Western Carolina University is in the middle of a national search for its first distinguished professor of musical theatre. This position has been made possible by a $233,000 gift from the estate of the late Carolyne P. Phillips of Waynesville, $100,000 matching funds from the C.D. Spangler Foundation, and $167,000 from state funds provided through a program that was established by the General Assembly, which encourages private support of public institutions of higher education.
The professor search has been launched under a ‘help wanted’ ad listed in such publications as Variety and Back Stage, as well as the standard academic journals, including The Chronicle of Higher Education.
Some of the recommended qualifications for the new professor are “A dynamic individual needed to develop new undergraduate program in musical theatre performance. Extensive professional, Broadway-level experience a must. Ability in areas of dance, music, and theatre required. Contacts in the national arts/entertainment industry necessary.”
While this may seem to be a daunting and extensive task to fulfill, it is very important to the future of the proposed program. One goal of this program, according to university officials, is to help elevate Western as a nationally known place for the education of undergraduate students looking for professional/career preparation in musical theatre performance.
“We are looking for a talented, connected, and charismatic person,” said Robert Vartabedian, dean of WCU’s College of Arts and Sciences, “Someone who can help us develop and provide continuing leadership for one of the best undergraduate musical theatre programs in the country. Applications have been arriving from some very impressive prospects with outstanding credentials.”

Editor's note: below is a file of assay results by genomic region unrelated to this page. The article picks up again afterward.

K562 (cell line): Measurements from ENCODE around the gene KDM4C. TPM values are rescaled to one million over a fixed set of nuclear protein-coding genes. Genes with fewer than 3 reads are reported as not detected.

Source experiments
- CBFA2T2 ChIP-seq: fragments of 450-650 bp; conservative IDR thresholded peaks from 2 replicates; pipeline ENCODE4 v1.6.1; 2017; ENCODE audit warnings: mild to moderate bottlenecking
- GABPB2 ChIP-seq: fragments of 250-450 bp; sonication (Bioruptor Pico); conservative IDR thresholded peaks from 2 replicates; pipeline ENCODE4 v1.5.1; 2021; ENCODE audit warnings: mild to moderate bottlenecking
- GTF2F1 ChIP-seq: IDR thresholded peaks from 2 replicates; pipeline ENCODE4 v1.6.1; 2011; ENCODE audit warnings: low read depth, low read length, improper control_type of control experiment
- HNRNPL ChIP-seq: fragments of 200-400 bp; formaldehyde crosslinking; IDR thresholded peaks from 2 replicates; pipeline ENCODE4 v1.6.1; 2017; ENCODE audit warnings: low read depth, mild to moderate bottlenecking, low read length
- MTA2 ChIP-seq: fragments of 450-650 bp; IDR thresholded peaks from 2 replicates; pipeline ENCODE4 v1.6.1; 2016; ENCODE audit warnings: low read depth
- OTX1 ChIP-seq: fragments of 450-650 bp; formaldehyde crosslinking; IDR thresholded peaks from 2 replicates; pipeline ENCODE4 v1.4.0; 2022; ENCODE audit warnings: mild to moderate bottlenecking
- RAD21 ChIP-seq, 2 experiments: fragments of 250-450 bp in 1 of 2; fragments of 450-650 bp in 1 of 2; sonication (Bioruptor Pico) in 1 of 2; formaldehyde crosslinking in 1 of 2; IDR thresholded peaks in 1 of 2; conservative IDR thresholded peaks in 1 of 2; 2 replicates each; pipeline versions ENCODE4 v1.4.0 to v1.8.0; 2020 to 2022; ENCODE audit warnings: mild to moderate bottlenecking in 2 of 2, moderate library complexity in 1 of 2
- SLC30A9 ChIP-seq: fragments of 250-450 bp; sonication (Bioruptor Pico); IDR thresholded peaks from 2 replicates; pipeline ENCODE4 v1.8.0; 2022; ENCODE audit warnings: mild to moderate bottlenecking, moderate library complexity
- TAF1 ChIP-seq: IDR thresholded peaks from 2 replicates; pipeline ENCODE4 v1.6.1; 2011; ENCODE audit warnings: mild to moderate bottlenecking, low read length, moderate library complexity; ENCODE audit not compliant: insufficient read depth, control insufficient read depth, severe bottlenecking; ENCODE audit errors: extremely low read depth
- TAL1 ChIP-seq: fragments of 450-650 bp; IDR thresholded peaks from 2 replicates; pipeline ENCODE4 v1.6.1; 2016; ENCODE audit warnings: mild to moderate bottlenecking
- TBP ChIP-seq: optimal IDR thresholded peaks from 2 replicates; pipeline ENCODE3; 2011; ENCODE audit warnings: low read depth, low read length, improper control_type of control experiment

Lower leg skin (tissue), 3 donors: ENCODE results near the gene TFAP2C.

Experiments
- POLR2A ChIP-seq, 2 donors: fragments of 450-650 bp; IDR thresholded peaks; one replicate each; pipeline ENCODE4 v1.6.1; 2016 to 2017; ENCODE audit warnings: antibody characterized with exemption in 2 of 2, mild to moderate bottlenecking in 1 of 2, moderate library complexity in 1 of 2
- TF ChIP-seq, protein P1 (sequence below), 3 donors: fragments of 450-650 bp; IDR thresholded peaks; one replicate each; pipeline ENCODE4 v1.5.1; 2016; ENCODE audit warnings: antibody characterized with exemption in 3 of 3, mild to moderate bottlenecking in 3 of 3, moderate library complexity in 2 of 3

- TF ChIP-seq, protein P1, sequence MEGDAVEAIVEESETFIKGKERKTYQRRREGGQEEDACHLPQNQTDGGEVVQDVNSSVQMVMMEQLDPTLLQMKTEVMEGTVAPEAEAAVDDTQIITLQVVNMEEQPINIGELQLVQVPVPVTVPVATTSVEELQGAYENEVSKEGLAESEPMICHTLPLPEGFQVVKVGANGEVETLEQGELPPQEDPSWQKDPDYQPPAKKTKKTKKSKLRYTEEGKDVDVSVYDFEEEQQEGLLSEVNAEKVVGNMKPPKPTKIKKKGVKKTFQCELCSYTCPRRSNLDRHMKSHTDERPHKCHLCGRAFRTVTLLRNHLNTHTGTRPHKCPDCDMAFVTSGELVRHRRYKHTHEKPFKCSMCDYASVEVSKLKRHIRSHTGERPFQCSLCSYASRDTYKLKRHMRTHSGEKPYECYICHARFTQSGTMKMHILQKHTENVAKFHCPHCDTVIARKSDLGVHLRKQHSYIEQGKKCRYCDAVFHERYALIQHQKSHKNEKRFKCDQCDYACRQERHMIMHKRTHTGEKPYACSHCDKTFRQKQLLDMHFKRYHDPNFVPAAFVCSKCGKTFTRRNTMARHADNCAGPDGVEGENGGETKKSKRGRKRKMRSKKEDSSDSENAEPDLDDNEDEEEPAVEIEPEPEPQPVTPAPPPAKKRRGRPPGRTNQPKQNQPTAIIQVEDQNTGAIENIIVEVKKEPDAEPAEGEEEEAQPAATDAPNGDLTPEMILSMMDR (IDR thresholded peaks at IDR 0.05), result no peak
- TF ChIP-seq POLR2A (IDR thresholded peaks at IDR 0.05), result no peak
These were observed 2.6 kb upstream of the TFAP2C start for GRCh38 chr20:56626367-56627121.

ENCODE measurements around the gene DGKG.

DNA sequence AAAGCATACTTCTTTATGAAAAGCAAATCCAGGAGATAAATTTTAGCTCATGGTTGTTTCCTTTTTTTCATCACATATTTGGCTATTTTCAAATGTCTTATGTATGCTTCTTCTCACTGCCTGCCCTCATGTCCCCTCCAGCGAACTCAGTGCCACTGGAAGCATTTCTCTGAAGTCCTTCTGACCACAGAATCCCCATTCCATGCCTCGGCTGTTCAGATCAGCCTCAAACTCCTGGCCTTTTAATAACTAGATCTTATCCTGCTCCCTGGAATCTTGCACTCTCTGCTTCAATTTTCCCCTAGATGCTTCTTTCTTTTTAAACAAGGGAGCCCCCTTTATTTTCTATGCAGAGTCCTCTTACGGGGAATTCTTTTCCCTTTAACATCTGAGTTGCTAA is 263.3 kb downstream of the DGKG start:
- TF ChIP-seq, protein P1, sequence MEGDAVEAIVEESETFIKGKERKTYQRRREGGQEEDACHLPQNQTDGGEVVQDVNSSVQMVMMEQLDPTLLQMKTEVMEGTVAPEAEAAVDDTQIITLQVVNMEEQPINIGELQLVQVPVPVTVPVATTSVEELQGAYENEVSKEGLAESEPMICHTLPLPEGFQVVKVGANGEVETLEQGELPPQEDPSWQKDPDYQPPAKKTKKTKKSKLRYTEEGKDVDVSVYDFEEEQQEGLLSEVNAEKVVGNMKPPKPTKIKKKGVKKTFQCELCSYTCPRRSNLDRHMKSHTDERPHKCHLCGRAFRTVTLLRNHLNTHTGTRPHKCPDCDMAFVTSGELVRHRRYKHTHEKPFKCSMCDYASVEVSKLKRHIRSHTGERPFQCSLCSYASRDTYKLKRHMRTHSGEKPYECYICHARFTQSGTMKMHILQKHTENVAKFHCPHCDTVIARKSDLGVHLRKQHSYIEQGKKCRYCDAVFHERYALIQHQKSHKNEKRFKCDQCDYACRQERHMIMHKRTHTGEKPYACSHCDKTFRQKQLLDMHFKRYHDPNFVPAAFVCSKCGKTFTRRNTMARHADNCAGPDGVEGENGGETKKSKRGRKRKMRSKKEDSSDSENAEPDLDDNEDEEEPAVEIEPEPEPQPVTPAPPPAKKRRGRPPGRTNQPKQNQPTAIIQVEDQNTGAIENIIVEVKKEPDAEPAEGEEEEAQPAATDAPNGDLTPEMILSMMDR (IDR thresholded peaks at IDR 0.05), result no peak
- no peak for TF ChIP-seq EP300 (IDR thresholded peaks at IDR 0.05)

This will be the sixth endowed professorship to be established at Western since 1996. The Carolyn Plemmons and Ben R. Phillips Distinguished Professorship in Musical Theatre will be an interdisciplinary area of study placed in the Department of Communication and Theatre Arts as well as the Department of Music.
Chancellor John W. Bardo announced the professorship as the first such commitment to musical theatre studies in the University of North Carolina system.
The search committee, chaired by C. Don Livingston, associate dean of the College of Arts and Sciences, hopes to find a qualified individual in time to join Western’s faculty for the 2001 fall semester. The new professor will join another distinguished professor, currently employed at WCU, who also specializes in the area of the musical arts. Bruce Frazier, a two-time Emmy award-winning composer and music engineer, joined WCU in 1998 as the Carol Grotnes Belk Distinguished Professor of Commercial and Electronic Music.
As coincidence would have it and if all the plans go well, the new professor will arrive on campus as work begins on WCU’s new $30 million fine and performing arts center, which is one of the projects to be funded through the higher education bond package. The new facility will include classrooms, studios, galleries, and support space for students majoring in the arts and humanities. Also to be included is the much-anticipated 1,000-seat hall for music and theatrical performances.